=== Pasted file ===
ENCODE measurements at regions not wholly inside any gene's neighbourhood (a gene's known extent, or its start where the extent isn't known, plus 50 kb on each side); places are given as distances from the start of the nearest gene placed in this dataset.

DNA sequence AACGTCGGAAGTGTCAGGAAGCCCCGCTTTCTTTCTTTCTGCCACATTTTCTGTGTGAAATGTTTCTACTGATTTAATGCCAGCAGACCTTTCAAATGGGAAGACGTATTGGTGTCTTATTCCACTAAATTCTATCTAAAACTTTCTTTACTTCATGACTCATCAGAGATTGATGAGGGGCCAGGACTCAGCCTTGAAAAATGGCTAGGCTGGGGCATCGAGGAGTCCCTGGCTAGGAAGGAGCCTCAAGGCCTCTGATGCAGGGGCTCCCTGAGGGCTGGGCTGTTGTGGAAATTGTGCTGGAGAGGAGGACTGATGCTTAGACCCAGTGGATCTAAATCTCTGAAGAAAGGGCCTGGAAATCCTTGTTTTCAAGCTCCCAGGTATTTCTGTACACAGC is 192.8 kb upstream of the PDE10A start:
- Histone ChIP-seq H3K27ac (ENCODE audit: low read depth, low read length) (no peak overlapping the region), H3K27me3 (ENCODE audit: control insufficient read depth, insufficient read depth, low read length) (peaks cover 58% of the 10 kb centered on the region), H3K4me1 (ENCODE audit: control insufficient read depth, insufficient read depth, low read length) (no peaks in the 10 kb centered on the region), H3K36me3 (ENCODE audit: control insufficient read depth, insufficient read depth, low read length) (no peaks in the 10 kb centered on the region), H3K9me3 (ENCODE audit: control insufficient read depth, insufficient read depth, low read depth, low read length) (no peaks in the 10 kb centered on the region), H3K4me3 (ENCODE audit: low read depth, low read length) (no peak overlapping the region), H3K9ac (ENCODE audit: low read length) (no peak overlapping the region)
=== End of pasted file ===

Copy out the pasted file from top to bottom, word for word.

ENCODE measurements at regions not wholly inside any gene's neighbourhood (a gene's known extent, or its start where the extent isn't known, plus 50 kb on each side); places are given as distances from the start of the nearest gene placed in this dataset.

DNA sequence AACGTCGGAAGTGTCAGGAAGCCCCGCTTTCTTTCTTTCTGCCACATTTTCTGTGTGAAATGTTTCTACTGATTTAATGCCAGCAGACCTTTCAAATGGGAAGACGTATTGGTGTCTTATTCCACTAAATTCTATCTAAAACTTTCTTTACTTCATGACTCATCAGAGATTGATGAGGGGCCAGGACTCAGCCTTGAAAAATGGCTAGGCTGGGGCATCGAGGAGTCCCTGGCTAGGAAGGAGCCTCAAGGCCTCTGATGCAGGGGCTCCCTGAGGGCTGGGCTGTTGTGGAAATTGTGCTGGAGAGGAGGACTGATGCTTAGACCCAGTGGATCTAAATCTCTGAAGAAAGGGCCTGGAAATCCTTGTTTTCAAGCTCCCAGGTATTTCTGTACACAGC is 192.8 kb upstream of the PDE10A start:
- Histone ChIP-seq H3K27ac (ENCODE audit: low read depth, low read length) (no peak overlapping the region), H3K27me3 (ENCODE audit: control insufficient read depth, insufficient read depth, low read length) (peaks cover 58% of the 10 kb centered on the region), H3K4me1 (ENCODE audit: control insufficient read depth, insufficient read depth, low read length) (no peaks in the 10 kb centered on the region), H3K36me3 (ENCODE audit: control insufficient read depth, insufficient read depth, low read length) (no peaks in the 10 kb centered on the region), H3K9me3 (ENCODE audit: control insufficient read depth, insufficient read depth, low read depth, low read length) (no peaks in the 10 kb centered on the region), H3K4me3 (ENCODE audit: low read depth, low read length) (no peak overlapping the region), H3K9ac (ENCODE audit: low read length) (no peak overlapping the region)